Regional Report: Los Angeles and Long Beach

 

A proposed Pier B on-dock rail support facility, which would shift more cargo at Long Beach to on-dock rail, is under environmental review. Photo courtesy of the Port of Long Beach.

The ports of Los Angeles and Long Beach may be adjacent to one another, but being next-door neighbors doesn't mean that their economic fortunes are completely intertwined. This was certainly the case in 2016, as the Port of LA set multiple records for cargo handling, while the Port of Long Beach suffered its share of challenges.

Last year, the POLA boasted not just the busiest year in its history when it comes to container movement, but the busiest year ever for a Western Hemisphere seaport, moving 8.8 million containers during the 12-month period. The Port of Long Beach, meanwhile, saw an annual cargo dip of nearly six percent compared to the year prior, falling to 6.7 million containers in 2016, behind Los Angeles, but still a sizable enough total to remain the second-busiest seaport in North America.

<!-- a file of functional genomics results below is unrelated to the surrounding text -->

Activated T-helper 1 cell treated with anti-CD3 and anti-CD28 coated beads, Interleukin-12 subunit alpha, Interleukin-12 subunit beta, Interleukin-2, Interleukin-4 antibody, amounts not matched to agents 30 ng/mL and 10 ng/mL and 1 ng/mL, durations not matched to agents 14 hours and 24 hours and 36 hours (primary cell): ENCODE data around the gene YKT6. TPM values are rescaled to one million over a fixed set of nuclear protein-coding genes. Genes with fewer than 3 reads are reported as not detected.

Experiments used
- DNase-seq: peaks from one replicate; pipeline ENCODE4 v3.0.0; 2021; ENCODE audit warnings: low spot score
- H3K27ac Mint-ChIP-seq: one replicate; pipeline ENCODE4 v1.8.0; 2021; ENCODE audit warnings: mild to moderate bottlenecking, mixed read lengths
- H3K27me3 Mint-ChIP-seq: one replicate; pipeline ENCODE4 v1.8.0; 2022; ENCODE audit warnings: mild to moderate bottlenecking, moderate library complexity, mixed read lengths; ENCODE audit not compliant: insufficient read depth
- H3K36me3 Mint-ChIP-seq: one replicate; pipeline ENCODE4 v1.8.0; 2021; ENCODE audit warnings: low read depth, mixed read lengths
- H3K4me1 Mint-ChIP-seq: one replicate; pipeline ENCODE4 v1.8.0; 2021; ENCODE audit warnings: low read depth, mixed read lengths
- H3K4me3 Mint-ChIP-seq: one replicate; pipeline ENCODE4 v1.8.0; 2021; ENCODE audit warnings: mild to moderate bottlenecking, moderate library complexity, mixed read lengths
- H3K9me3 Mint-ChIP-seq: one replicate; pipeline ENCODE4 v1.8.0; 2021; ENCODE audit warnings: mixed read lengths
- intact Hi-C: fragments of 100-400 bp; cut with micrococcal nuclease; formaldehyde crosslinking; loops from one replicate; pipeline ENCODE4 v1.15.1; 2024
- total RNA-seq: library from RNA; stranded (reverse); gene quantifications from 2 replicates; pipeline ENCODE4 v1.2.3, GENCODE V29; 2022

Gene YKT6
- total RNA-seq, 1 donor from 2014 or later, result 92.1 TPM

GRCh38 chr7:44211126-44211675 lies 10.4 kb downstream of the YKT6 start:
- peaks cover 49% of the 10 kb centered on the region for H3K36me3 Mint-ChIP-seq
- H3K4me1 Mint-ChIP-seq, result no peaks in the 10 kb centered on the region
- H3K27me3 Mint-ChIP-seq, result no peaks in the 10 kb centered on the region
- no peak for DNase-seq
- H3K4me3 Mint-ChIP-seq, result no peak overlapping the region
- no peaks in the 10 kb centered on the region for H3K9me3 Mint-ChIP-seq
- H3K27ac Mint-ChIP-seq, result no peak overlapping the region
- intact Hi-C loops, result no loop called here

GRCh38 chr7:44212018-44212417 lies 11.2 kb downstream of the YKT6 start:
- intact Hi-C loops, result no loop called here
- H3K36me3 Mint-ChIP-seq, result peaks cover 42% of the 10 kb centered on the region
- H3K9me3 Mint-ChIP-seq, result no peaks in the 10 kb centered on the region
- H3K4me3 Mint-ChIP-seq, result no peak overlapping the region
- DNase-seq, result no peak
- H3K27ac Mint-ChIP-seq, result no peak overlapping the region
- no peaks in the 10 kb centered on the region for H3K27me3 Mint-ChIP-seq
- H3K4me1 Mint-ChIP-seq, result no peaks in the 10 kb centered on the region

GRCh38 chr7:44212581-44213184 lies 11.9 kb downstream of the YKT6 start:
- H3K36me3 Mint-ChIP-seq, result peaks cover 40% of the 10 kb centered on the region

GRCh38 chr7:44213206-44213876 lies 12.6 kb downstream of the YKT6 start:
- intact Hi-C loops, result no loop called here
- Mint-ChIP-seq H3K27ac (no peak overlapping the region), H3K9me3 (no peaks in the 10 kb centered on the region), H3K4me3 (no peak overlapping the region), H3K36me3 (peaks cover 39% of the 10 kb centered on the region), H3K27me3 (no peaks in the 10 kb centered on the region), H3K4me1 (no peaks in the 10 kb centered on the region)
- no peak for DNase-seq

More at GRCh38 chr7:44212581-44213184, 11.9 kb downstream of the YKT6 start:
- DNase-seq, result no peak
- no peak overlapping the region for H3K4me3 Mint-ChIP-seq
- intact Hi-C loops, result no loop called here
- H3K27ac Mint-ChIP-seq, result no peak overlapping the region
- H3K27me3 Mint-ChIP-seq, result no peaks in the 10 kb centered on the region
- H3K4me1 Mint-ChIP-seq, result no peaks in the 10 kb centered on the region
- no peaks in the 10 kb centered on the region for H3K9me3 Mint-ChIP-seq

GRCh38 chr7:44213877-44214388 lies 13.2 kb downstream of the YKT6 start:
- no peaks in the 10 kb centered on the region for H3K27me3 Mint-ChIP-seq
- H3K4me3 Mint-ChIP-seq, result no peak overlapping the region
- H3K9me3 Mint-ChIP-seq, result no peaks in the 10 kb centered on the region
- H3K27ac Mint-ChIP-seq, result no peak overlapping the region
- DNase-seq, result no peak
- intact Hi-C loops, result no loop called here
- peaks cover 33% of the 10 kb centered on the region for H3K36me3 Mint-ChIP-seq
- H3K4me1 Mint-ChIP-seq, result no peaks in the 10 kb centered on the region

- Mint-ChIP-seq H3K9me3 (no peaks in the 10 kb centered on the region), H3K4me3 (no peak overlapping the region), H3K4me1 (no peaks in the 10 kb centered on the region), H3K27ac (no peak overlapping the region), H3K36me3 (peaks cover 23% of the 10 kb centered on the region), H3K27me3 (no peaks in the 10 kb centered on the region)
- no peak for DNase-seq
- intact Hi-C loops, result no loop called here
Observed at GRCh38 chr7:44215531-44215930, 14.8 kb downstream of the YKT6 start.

Long Beach's traffic decline has been attributed mainly to two things, one being new ocean carrier alliances that have consolidated, and in some cases diminished container transport between Asia and the US. The other major factor was the August, 2016 bankruptcy of Hanjin Shipping, a South Korean company and former majority stakeholder at the port's 381-acre Pier T, Long Beach's largest container terminal.

Among the alliances formed in 2016 were last summer's merger of shippers Hapag-Lloyd AG and United Arab Shipping Co. into what is now one of the top five container shipping companies in the world; and the formation of the Transport High Efficiency (THE) Alliance, comprised of the merged Hapag-Lloyd along with K Line, MOL, NYK and Yang Ming that went into effect last December.